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The Right-Wrong Maelstrom

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“I am right and you are wrong,” is a pervasive, destructive subtext in many of our conversations at work and home. We fight each other, sometimes in very clever ways, just to avoid being wrong. It’s a big problem that tends to drag us down and down. I have seen it rot individual relationships, harm careers, disable teams, scuttle projects, and even hobble a multi-billion-dollar company.

Yet there is no need to fight over right or wrong.

We can replace this need entirely with the win-win-or-don’t-play principle. First, we listen. Then we clarify and confirm our understanding of what outcomes (as opposed to specific approaches or actions) they seek. Next, we help them understand what outcomes we seek. Finally, we put our heads together to find solutions that help us both win. Or, if we can’t, we choose not to proceed together on this opportunity. In this approach, there is no room for fighting to be right.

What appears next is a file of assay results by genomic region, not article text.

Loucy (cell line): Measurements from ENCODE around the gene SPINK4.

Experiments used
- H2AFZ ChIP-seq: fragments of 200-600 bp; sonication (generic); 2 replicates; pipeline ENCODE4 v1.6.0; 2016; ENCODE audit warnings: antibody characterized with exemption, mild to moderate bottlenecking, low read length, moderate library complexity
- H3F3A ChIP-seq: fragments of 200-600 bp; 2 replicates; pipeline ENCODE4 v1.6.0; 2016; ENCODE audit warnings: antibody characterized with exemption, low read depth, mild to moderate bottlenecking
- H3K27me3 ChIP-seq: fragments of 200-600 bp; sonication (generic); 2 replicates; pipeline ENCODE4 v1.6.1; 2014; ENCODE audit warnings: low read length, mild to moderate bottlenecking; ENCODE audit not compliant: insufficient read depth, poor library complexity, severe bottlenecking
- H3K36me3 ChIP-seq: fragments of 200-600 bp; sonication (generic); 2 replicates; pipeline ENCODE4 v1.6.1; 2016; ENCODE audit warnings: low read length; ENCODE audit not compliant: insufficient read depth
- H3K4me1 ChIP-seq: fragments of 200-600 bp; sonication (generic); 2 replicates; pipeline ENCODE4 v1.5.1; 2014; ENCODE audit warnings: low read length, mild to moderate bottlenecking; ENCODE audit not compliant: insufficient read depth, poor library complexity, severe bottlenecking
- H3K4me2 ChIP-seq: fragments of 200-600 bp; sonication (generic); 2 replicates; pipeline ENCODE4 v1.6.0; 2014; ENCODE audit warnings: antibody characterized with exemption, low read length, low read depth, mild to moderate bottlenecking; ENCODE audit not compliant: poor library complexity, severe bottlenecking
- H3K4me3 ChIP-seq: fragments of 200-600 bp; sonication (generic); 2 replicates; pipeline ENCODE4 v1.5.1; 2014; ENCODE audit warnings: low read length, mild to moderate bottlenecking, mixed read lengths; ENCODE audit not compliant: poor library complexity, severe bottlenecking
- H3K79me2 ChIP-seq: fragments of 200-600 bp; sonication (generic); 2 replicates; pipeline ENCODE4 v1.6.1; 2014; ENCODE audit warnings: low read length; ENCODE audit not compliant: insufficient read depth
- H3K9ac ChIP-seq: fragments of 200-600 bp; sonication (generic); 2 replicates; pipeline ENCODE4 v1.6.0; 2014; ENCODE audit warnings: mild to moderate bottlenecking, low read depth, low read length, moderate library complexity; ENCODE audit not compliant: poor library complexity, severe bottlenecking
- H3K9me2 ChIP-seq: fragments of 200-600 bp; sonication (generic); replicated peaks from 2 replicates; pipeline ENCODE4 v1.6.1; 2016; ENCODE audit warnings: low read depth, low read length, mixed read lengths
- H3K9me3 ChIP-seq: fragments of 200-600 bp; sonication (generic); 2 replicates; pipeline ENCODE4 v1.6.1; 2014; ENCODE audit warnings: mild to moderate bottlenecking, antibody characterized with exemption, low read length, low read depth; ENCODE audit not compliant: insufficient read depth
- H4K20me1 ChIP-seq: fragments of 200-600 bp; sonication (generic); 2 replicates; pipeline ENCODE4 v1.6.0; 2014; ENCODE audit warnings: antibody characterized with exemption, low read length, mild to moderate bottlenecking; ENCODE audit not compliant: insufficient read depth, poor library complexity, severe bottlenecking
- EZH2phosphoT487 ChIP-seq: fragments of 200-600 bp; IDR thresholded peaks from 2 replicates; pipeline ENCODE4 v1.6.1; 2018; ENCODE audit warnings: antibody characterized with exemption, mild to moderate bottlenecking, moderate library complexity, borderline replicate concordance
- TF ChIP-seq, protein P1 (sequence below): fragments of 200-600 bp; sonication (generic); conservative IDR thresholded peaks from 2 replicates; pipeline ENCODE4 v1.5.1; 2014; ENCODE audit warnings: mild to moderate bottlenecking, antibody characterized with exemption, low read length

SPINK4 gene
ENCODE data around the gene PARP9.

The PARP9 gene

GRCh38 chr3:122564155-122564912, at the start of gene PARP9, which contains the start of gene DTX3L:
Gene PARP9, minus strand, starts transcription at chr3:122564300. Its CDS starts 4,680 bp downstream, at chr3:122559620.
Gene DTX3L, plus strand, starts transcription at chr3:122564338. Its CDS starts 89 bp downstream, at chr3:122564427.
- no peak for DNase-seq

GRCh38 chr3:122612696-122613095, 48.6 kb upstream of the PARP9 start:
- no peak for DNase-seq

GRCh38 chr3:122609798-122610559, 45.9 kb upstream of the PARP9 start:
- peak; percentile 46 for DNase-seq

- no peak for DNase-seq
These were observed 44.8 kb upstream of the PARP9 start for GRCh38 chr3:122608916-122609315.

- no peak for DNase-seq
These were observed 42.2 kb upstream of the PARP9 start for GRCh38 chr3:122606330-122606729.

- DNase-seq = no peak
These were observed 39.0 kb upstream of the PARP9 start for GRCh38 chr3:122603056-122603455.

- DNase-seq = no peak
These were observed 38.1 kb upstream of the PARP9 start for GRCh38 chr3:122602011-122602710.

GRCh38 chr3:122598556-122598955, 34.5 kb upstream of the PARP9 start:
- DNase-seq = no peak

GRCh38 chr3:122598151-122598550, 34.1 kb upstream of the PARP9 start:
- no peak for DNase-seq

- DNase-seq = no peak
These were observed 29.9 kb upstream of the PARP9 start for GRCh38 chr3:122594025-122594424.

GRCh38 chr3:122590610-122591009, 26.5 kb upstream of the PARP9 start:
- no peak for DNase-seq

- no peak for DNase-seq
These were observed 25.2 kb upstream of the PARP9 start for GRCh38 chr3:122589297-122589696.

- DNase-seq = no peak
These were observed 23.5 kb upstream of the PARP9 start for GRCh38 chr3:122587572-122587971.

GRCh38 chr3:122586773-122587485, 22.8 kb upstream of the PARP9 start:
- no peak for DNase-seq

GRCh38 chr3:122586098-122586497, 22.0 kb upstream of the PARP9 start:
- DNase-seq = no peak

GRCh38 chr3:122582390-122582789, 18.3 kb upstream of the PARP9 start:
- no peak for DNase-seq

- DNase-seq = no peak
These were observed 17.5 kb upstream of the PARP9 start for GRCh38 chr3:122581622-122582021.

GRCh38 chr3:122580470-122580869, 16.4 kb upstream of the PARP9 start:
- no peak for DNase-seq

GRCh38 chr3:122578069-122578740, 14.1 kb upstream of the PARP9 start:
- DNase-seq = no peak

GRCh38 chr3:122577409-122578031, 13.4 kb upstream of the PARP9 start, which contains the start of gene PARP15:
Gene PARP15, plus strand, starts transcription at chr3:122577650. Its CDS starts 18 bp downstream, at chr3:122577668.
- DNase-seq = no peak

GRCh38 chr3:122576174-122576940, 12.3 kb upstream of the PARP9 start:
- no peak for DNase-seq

Next time you catch yourself arguing, positioning, countering, fighting, or even avoiding others for fear they may try to be right/make you wrong, try changing the dynamic by learning what outcomes the other person really wants.

 

In your corner,

Mike

PS: This version of right-wrong is distinct from merely seeking the truth about a matter. For example, the following conversation is most likely about the simple truth.

“The sine of pi is 1.”
“No, it’s 0. Look at this graph.”
“Ah, yes. Thank you.”

We can tell by how it feels. If we feel bad (maybe challenged, disrespected, rejected, or threatened) while discussing whether we are right of not, we are not merely seeking truth.

 

Today’s photo credit: στρατός cc

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